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In the context of the long legacy of genocide, suppression, and marginalization of native communities, Peltier’s case is another chapter of a shameful history, says Jasmine Heiss of the Coalition For Public Safety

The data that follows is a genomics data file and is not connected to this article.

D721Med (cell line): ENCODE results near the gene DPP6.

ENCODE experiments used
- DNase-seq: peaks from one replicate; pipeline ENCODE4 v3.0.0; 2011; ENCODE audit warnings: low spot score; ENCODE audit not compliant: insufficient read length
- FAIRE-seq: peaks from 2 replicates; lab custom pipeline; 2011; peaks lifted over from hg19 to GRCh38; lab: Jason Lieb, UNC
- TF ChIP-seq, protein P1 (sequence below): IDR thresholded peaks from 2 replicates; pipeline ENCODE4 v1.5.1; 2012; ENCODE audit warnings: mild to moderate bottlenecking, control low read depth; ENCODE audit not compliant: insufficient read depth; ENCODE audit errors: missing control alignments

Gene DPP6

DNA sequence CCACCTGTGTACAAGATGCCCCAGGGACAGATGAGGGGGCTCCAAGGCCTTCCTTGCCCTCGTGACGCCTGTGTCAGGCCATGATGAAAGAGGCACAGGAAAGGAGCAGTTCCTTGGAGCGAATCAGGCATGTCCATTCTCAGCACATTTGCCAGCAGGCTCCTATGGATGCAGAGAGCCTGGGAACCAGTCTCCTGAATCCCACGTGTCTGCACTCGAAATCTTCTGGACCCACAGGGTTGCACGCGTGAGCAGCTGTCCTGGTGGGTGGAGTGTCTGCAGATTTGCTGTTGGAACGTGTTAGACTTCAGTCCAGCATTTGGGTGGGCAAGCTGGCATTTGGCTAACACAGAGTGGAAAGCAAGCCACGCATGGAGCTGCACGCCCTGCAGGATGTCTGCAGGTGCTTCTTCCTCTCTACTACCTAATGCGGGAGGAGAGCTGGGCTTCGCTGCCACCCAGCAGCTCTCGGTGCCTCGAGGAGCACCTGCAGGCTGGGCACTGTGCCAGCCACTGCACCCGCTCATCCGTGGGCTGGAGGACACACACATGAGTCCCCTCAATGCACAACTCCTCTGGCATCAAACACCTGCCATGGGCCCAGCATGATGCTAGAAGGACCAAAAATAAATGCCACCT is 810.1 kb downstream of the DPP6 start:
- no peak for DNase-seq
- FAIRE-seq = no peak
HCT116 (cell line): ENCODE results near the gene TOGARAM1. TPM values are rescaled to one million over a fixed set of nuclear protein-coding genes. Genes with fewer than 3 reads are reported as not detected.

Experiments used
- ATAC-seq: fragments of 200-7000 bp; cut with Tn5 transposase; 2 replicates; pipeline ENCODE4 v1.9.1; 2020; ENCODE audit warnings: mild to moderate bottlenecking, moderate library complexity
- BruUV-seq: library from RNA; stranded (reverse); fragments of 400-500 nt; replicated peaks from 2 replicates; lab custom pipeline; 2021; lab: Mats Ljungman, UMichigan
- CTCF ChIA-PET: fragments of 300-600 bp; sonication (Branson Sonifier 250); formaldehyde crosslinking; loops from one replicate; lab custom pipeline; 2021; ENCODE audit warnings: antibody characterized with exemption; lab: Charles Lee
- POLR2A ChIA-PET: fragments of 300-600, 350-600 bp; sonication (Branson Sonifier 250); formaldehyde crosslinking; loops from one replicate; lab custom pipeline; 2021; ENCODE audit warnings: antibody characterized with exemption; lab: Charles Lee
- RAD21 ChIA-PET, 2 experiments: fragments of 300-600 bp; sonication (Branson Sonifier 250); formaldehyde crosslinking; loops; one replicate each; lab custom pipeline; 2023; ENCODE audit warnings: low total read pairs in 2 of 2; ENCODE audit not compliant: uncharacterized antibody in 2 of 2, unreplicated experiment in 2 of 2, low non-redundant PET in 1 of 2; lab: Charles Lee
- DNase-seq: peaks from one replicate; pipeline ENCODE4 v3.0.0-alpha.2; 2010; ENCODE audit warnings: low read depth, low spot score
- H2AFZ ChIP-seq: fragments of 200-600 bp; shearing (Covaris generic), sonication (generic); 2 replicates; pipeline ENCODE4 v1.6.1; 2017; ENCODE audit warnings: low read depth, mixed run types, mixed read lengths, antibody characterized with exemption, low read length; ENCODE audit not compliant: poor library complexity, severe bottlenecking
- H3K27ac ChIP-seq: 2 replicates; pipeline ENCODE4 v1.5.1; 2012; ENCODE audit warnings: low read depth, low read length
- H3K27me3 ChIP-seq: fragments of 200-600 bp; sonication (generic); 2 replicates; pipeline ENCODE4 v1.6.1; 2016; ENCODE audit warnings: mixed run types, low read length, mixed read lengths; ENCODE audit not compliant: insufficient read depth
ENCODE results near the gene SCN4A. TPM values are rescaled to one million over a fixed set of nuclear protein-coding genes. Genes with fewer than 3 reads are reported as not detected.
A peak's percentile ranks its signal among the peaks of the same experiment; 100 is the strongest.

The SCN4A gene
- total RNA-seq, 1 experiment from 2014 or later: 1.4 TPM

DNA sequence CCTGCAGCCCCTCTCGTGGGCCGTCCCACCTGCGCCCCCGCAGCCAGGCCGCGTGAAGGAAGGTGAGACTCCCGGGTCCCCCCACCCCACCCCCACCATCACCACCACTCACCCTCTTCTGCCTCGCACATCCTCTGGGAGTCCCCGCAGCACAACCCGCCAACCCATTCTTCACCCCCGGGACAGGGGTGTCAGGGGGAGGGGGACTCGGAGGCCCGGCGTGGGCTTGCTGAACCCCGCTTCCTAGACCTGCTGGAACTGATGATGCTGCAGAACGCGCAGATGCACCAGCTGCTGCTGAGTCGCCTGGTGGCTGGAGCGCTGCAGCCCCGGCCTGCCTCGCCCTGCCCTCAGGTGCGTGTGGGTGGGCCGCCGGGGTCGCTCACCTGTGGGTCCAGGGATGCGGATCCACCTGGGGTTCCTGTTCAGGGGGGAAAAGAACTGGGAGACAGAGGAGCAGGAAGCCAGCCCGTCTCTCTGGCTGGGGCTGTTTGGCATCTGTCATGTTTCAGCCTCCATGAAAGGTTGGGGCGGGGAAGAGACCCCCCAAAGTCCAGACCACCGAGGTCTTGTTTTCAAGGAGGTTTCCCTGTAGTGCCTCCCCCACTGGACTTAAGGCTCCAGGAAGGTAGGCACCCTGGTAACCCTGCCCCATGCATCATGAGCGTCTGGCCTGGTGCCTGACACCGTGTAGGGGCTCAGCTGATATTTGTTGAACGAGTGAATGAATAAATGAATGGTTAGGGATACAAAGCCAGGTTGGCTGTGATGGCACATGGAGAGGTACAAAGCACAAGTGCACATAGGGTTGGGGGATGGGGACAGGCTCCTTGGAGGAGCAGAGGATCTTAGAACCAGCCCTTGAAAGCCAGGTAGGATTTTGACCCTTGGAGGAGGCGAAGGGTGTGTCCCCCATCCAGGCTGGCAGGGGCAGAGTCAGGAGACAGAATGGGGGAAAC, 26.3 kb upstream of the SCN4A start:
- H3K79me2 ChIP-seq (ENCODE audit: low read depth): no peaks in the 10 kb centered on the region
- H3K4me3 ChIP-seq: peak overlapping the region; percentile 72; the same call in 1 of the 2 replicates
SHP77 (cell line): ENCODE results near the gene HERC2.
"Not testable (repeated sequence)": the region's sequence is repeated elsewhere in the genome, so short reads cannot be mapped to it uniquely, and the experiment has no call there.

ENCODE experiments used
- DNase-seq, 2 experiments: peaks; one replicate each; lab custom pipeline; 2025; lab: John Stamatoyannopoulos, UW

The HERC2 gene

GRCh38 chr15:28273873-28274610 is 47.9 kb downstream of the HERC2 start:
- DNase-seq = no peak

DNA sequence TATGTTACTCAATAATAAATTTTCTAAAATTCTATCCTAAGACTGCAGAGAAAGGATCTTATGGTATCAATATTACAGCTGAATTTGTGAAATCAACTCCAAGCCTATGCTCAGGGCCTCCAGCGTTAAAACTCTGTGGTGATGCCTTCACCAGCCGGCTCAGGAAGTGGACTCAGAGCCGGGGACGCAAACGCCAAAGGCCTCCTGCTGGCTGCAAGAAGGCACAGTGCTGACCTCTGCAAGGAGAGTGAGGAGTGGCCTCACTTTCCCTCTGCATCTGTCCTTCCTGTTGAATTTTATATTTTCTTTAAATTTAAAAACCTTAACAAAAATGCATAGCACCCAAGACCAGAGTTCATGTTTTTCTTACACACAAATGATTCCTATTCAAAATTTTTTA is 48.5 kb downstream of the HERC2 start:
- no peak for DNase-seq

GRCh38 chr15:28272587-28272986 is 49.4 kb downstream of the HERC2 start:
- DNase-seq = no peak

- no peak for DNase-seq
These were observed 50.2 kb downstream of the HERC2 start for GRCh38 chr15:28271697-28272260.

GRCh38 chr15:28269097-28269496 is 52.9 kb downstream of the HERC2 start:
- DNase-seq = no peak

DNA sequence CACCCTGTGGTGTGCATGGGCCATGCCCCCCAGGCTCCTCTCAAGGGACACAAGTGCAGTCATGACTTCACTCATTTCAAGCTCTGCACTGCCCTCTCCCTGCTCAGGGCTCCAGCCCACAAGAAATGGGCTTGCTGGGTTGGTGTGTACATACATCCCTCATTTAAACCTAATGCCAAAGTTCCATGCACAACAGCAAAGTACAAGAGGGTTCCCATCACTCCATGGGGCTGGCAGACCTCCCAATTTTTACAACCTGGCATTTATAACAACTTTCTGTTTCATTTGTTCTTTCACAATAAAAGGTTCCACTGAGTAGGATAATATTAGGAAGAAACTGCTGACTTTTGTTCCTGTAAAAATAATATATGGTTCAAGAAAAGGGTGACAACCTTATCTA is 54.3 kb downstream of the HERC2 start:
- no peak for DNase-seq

EDDIE CONWAY: Welcome to this special edition of Rattling the Bars. I’m Eddie Conway, coming to you from Baltimore for The Real News. Recently, indigenous political prisoner Leonard Peltier had filed a petition, at least his supporters have filed a petition on his behalf, for clemency from President Obama. Since that time there have been demonstrations and organizing outside of the White House on behalf of Leonard Peltier, who was accused of killing two FBI agents at Wounded Knee in 1975 — he was tried and convicted. In 1976, he filed an appeal, and during that appeal, there was a lot of evidence became available that a lot of the charges, a lot of the facts that were used to get him convicted, had been falsified by the FBI. And, one of the United States prosecutors, James Reynolds, who actually participated in having his appeal turned down, is now calling on President Obama to give him clemency. Joining us for an update on Leonard Peltier’s clemency petition is Jasmine Heiss, Director of Coalitions and Outreach with the Coalition For Public Safety. She has been organizing for political prisoners, for human rights against solitary confinement. She has worked on the state level and the national level. She has testified in front of the United Nations, and she has also been a monitor of police activities during the Ferguson and Baltimore uprising. Jasmine, thanks for joining me. JASMINE HEISS: My pleasure. Thank you for having me today. EDDIE CONWAY: Okay. It seems unusual that a United States prosecutor — and matter of fact, maybe it’s never happened before — would ask the president for clemency in a case that he prosecuted for an individual. Can you explain what’s going on and why did this happen and what does it mean? JASMINE HEISS: It absolutely is historic that a U.S. prosecutor would take such a stand and say that someone that he helped keep behind bars on appeal should, in fact, walk free. I think that what it speaks to is how historic the injustice is in Leonard Peltier’s case. He has, as you mention, been in prison for decades in connection with the 1975 killing of two FBI agents, despite the fact that the U.S. government has since acknowledged that they absolutely cannot prove that Leonard was in any way responsible for the killing of these two agents. It’s also worth noting that while this courageous step forward, we may call it, by a prosecutor is unprecedented, it’s not the first time that someone who stood on the other side of justice has spoken out on behalf of Leonard Peltier. One of the judges who presided over his case, Judge Heaney, said that while he couldn’t reverse the conviction based on the evidence that he’d seen — which included the coercion of eyewitnesses, the suppression of potentially exculpatory evidence — he did believe that all of these aggravating factors provided merit for leniency. So, this is just another voice — potentially someone we would call an unlikely ally stepping up and saying that, “Yes, Obama does need to show political courage and grant clemency to Leonard Peltier.” Because this is an historic injustice that calls for historic voices to stand up and step out on his behalf. EDDIE CONWAY: Well, then, just what is this petition for clemency asking President Obama to do? JASMINE HEISS: Well, as you probably know, the current president, as his last days in office trickle to an end, has undertaken an historic clemency effort, where he has recognized that the crisis of mass incarceration in this country, because of legislative inaction, can only be remedied by executive power. He has pledged to let out even more people who have been put into prison because of non-violent drug offences. Now, Leonard Peltier’s clemency petition is landing on his desk among thousands of others — for a very different reason. Not because he is a non-violent drug offender, although those cases are certainly worth looking at, but because there is so much injustice over the years in his case. The challenge is, after failing, after the judicial system essentially failing him at every juncture, he has repeatedly been denied parole, he has repeatedly lost on appeal — presidential action is the only thing that’s left to him. And so, currently, President Obama, if he acts before January 20th, could be Leonard Peltier’s only chance at freedom. The clemency petition, which was filed by his lawyers, makes the case that after this legacy of injustice, after four decades of a botched trial of prosecutorial inaction, after politically-motivated conduct by the FBI, after the government’s own admission that they cannot, in fact, prove that he was guilty of these murders, the President has to act because now he’s the only one who can. EDDIE CONWAY: Okay, is this prosecutor — actually, the former prosecutor, that is — is he actually… I got the impression that he’s saying that there was… he didn’t say that he was innocent or not, but he’s saying that there was not enough evidence in there to say that he was guilty, and at the same time, he’s saying that 40 years is far too much for a case like this? JASMINE HEISS: He has, you’re right — he’s declined to comment on whether or not he believes that Leonard Peltier is innocent or guilty, which frankly, given the thin blue line that we so often see in this country, is not surprising. You’ll recall with me the case of Troy Davis who was killed by the State of Georgia, and had a very compelling case for innocence, and was executed nonetheless, I think largely because law enforcement often doesn’t like to admit that they’re wrong. I think that it points to an important fact, however. At this point, as with Troy Davis’s case, the question of guilt or innocence becomes almost irrelevant. What’s clear to us, regardless of whether we’ll ever know what happened that day when the two agents were killed on Pine Ridge Reservation, is that Leonard Peltier was never given access to equal justice under law, which is promised on the steps of the Supreme Court, right? It is very, very clear that, like many other people who come from the Native American community, who come from black and brown communities across this country, the justice system was never designed to serve him. And so, looking at this legacy — although I believe, personally, that Leonard Peltier is innocent — what becomes more important is the legacy of injustice that is so grave and is so troubling and is now compounded by the fact that it has been dragged on for four decades, despite more and more people coming out and speaking on Leonard’s behalf. It calls for urgent action by the President. EDDIE CONWAY: And it’s my understanding that this is not really an outright release him and let him out in the street, but this is actually a petition for sentence reduction, which is different from just saying, like, “Okay, open the door, let this guy out.” It’s actually saying change the amount of time that he has so he can process out through the parole system, is that right? JASMINE HEISS: Well, the President has a couple of options, and as we’ve seen the other rounds of sweeping executive clemency power that have been used, he’s chosen to use those in different ways. He has the power to issue an outright pardon, and to release Mr. Peltier. That is not executive power that’s used with a lot of frequency. He also has the power to commute his sentence, and he could choose to do this by acknowledging that Mr. Peltier has already served four decades, and his commutation should reflect that fact, which would give him a release date very soon after the commutation order. He could also do what he has done with the cases of other recently commuted prisoners and set the release date for some time in the future and say, “All right, we believe that, given all of the questions around the fairness of this legal process, given the fact that we cannot prove that he was guilty, given the fact that both the justice and the prosecutor involved in this case believe that he should be freed, we will allow him to serve one to two more years, or even three more years, and then be released.” I believe — and all available evidence points to the fact — that Leonard may, in fact, not survive that long. And so, if President Obama does choose to use his executive clemency power, he should take into account when commuting Leonard’s sentence or pardoning him, that he is a 72-year-old man who is very sick. Last time that I was on your show, we spoke a little bit about Leonard’s abdominal aortic aneurism, which, if it ruptures is one of the most fatal surgical emergencies in modern medicine — and he is trapped in a Bureau of Prisons medical system which has been shown and has been acknowledged by the U.S. government to systematically under-serve and under-treat the people in its care. EDDIE CONWAY: So, if he doesn’t get relief under President Obama, the likelihood of him receiving any kind of relief under Trump is slim or none. Does that mean that he will actually die in the prison system? JASMINE HEISS: Well, we certainly hope that’s not the case, but I will tell you that both of the last two times that I saw Leonard, he talked about coming home in a pine box — about what his funeral would look like rather than his homecoming party. So I think that that is pervasive and omnipresent here for all of us who care about this case, who care about political prisoners, and who care about freedom. The Bureau of Prisons could certainly act on Leonard’s behalf. They could choose to release him on a compassionate release order. However, you know, as in many of the state systems, that option is often not triggered until people are literally on death’s door. And you’ll recall with me the case of Herman Wallace in Louisiana who came home just three days before he died of liver cancer — and so that would be, I think, a tragic injustice, as well. It’s clear that justice any further delayed in this case will likely be justice denied. So it’s time for the president to act. EDDIE CONWAY: And it seems to me that there might be moral issue in here. I was looking last month, I see that Leonard Peltier’s son actually died in protesting in front of the White House to get his father free. And so, I’m sure that had a tragic impact on Leonard Peltier also, and the rest of the family. JASMINE HEISS: Absolutely. I remember when Leonard first reached out about Waha, his son’s, failing health, and said that he’d like to be let out of prison to donate him a kidney. And, of course, he wasn’t able to do that. And you’re correct that his son walked on, he left us just outside of Washington, D.C., last month, just before Human Rights Day, on December 10th, where he was here with the rest of his family advocating for his father’s release. And so, you know, I certainly hope that that kind of consideration weighs heavily on the President, on the Department of Justice and on the White House pardons attorney, as they decide what to do next on Leonard Peltier’s case. And I think that Waha’s death is emblematic of a much larger story, which we’ve all been paying much closer attention to, with the historic protest at Standing Rock, of the marginalization and injustice that has been committed toward native communities in this country. Even the context in which the two FBI agents died, one of the reasons that the two defendants who stood trial before Leonard Peltier were ultimately acquitted by a jury is because they believed that if those two people had, in fact, killed the FBI agents, they reasonably could have been acting in self-defence. In the years prior to the shootout at Pine Ridge, people had been disappeared and killed by goon squads which were squads that were allegedly connected directly to the government and were disappearing and murdering native activists. So if you look at this in the context both of the long legacy of genocide, of suppression, of marginalization of native communities, and then add to that the COINTEL era, suppression of activist communities from the Panthers and from groups like the American Indian Movement, this is just another chapter in a really shameful history that Obama certainly can’t correct with this action, but could take some steps to ameliorate by granting Leonard clemency. EDDIE CONWAY: So what other actions are taking place now on behalf of Leonard Peltier to try to win his release? JASMINE HEISS: Well, we know that there has been some outreach from folks on Capitol Hill to the Pardons Attorney on Leonard’s behalf. Over the years, people from elected officials, to celebrities, to human rights activists — even the UN Special Rapporteur on Indigenous Rights — have spoken up and called for his release. And so in the coming weeks and then days and then hours until President Obama issues his final commutation order, I know that more and more calls, more and more postcards, more and more online actions will be going into the White House on Leonard’s behalf. Really, the question at this moment is whether or not, with all of the things that the Obama Administration would like to get done before January 20th, will he include Leonard Peltier on that list? And I think that it is important that the President consider how grave the cost will be if he does not. EDDIE CONWAY: Okay. Well, please, keep us posted and come back and let us know exactly what happened, how this played out in the next couple of weeks, obviously. JASMINE HEISS: Yeah. I certainly hope that the next time we talk, it’s going to be to celebrate his release and make sure he gets to Baltimore to come see you. EDDIE CONWAY: Yes. I would like to see him. That would be great, and then we could actually have an interview with him right here. Okay, thank you for joining me. JASMINE HEISS: Thank you. EDDIE CONWAY: And thank you for joining this episode of Rattling the Bars. ————————- END